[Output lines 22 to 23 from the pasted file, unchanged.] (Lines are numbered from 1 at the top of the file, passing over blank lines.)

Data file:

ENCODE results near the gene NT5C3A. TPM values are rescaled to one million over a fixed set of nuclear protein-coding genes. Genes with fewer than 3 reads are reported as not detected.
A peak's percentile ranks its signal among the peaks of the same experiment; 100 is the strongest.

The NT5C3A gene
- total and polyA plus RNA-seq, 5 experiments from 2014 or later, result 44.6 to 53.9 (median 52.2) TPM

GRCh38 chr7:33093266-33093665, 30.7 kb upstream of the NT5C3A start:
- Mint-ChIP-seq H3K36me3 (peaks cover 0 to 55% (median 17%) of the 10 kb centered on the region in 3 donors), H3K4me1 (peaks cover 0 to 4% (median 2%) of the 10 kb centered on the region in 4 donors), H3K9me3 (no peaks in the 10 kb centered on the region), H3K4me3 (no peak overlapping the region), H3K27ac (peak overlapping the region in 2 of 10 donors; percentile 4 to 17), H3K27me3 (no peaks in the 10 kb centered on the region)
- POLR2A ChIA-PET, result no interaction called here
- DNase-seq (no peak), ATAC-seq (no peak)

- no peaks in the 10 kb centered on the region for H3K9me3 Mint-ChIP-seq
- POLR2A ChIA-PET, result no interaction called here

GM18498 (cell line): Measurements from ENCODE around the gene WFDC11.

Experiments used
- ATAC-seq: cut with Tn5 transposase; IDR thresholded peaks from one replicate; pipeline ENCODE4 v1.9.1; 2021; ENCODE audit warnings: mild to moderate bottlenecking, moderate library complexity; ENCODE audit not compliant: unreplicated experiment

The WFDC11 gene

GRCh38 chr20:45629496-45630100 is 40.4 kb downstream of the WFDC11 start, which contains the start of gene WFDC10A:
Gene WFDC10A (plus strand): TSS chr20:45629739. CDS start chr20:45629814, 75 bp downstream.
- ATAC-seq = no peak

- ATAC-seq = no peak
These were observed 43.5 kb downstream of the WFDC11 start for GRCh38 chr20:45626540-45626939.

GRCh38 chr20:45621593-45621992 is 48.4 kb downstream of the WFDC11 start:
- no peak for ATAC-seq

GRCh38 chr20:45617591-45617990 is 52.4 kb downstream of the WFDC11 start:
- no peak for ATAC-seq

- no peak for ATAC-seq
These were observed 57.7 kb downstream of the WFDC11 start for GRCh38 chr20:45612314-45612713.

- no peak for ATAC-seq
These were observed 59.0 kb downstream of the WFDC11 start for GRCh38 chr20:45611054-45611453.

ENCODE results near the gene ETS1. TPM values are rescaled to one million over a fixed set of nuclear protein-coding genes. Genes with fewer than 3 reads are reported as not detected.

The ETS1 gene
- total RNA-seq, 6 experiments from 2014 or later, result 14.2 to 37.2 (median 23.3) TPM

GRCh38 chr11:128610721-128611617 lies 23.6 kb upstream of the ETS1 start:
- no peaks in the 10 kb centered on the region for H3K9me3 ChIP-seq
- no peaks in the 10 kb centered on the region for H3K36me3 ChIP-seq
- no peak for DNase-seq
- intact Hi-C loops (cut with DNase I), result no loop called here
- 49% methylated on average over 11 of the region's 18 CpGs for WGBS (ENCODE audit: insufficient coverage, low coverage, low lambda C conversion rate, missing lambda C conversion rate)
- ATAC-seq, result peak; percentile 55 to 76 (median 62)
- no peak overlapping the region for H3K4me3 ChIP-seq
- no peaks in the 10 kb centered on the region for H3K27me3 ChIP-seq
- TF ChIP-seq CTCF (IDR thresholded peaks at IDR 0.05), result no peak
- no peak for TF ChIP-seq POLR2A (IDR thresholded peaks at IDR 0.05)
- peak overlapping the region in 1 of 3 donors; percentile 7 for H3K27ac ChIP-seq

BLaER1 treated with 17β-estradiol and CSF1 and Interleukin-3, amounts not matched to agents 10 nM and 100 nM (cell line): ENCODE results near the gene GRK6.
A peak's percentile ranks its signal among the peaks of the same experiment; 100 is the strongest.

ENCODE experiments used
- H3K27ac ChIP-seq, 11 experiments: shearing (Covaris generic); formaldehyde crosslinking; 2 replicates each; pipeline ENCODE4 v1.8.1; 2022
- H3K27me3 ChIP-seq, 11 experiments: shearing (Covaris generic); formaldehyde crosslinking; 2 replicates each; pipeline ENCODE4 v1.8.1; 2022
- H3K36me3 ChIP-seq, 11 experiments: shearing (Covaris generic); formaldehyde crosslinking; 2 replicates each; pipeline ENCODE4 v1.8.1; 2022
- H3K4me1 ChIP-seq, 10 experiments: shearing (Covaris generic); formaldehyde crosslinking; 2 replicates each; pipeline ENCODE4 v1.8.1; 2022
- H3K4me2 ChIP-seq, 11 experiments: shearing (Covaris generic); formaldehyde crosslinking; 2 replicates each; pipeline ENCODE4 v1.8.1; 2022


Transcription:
GRCh38 chr20:45617591-45617990 is 52.4 kb downstream of the WFDC11 start:
- no peak for ATAC-seq